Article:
Oh Mr. Tommy Wiseau. You have created an event like no other, it cannot be rivalled. If you haven't heard of the 2003 romantic drama The Room, I'm both not surprised and very surprised. During its release the film tanked at the box office, making a shocking $3000 against a $6,000,000 budget. Poor marketing? Most definitely! No one knew of The Room, until it grew a steady cult following, as well as several screenings in which audiences began to appreciate its awfulness. Now, this film is well known all-round, people will either call it flat out bad or entertainingly bad.
Tommy Wiseau writes, directs, produces and stars in The Room. Meet Johnny, a successful banker with a loving fiancée called Lisa and his loyal friend Mark. One day Lisa decides to cheat with Mark. From then on, nothing will ever be the same again.
That's the outline, any semblance of story is non-existent and that's where most the hilarity and awe comes from. Several scenes consist of Johnny walking, playing football just about everywhere, neighbours walking in and out of the room itself and many, many establishing shots of San Francisco. During all this randomness, characters will appear out of thin air in times for important situations that yet again, come out of nowhere. At one point, Denny, a neighbour of Johnny and Lisa's, walks in to ask for butter and then leaves without the butter. All this drama, all this tension, who knows if Denny ever made his butter-based dish?
Whilst the acting is subpar, some even worse, courtesy of Scott Holmes whose impression of sex is something to be concerned about, nothing reaches the heights of unintentional laughter than the dialogue. You'd find it hard winning an argument proving Tommy Wiseau is of this Earth. His dialogue is alien, nobody speaks to another person the way these characters here do. One scene, the most infamous and just plain weird that proves my point of Wiseau's alien nature sees Johnny purchases some flowers. He wanders into a local flower shop and asks for a "dozen red roses", in which the cashier replies "Oh hi Johnny I didn't know it was you". She grabs the roses followed by a "Here they are", out of nowhere Johnny says "That's me". And in a moment of pure bewilderment both Johnny and the cashier cut up one another with a spew of speedily performed lines, ending with "Oh hi Doggy". I devoted an entire paragraph to this scene because it's something that only comes around once in a lifetime of movies.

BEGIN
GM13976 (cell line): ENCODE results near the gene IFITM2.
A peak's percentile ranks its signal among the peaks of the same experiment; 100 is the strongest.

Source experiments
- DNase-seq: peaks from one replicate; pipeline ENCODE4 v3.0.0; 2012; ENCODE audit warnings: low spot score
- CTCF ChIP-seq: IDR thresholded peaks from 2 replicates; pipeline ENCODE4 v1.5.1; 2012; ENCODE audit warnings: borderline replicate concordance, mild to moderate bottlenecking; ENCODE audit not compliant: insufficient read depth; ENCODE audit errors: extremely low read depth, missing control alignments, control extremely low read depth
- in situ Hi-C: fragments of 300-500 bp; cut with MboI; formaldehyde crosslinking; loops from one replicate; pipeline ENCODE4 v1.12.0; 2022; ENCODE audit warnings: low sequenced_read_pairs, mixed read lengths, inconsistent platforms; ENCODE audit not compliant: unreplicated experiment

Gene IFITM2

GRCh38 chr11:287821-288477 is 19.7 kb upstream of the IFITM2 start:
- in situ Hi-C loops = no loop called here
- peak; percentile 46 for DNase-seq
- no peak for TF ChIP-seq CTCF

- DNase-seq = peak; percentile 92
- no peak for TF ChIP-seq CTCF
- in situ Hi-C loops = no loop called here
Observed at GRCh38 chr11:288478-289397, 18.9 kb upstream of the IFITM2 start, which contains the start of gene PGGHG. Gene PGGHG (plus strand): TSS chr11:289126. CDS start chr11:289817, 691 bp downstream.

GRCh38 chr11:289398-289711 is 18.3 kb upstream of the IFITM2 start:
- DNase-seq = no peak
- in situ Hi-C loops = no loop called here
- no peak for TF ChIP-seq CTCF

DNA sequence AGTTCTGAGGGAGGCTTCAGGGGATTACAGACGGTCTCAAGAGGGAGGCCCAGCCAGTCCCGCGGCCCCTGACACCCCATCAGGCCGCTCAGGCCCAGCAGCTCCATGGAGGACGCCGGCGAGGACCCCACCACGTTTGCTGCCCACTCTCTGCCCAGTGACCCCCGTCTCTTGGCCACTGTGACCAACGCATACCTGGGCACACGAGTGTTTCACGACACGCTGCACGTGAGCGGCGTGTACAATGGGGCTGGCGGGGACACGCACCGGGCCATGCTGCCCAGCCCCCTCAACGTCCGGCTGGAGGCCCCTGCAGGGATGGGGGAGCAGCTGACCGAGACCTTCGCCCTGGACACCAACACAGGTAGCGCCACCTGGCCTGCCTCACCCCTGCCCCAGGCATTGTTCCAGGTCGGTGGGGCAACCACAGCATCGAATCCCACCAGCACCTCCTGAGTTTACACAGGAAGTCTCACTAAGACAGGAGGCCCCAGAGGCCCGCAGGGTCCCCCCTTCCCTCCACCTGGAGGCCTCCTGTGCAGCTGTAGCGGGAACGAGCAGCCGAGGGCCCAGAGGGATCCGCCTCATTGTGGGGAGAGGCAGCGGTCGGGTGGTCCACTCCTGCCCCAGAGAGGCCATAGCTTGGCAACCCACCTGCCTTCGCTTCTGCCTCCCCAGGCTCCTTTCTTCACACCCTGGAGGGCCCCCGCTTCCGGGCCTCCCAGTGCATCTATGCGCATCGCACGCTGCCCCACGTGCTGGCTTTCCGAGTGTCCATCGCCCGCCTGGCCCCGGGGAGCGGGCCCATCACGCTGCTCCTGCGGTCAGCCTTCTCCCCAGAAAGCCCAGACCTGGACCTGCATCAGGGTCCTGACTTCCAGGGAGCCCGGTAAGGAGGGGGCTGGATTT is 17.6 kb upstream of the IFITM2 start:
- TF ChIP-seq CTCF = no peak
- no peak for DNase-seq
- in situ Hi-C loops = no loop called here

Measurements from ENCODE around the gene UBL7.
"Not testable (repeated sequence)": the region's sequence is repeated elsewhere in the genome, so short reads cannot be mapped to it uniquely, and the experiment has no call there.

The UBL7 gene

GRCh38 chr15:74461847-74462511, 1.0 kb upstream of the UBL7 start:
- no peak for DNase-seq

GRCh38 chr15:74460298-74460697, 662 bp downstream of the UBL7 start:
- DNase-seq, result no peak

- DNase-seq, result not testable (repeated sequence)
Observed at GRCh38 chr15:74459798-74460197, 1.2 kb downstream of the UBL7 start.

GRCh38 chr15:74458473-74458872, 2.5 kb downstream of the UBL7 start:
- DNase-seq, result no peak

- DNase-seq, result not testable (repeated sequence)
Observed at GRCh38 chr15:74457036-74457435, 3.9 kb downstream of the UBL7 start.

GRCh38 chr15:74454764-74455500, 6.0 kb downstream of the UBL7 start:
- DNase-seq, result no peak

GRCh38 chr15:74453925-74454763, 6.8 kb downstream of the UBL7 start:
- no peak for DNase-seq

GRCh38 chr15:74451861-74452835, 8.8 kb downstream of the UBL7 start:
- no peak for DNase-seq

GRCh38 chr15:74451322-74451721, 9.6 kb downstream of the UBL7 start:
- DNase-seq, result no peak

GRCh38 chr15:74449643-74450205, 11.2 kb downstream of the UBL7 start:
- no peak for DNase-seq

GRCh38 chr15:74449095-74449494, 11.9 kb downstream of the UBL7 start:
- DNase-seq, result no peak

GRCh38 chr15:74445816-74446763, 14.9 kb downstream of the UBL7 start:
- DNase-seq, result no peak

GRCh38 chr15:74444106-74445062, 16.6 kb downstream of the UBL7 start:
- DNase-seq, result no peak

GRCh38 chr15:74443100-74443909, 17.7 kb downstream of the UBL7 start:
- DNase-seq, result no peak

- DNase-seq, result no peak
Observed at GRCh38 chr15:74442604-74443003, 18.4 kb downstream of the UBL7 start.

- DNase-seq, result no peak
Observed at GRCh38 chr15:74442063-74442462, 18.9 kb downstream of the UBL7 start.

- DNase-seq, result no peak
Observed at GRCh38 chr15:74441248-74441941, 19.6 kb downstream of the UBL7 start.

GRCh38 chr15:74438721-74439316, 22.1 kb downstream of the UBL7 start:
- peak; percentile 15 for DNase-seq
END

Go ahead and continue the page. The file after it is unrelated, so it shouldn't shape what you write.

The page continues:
Wiseau writes in such a misogynistic style, all women are cheats and pigs, and men can do no wrong and they get hurt by women all the time. It's unbelievable and plain sexist yet funny that he thought he could get away with this. The plot holes are so big you could drive a lorry through them, the sex scenes are just wrong and each of them is accompanied by some of the cheesiest and cringe love songs that sound like cheap covers of proper ballads. Continuity is out the window, as is Johnny's TV, literally.
Character development and backstory instead become mood swings, in which characters will be one minute enraged, and the next calm as the sea. Please do yourself a favour and check out the rooftop scene, it is the best part of the entire movie, which is then followed up with a confrontational scene with an absolute belter of a line delivered by Tommy Wiseau with a lot of passion: "YOU'RE TEARING ME APART, LISA!".
Destined for repeat viewings, mainly due to it's endless string of unforgettable lines and general amusement, The Room is getting a 5.0 out of 10 from me. Think of it as a half and half viewing, one half being that it's just a bad movie, then the other half being the entertainment and fun you get from experiencing Wiseau's disasterpiece.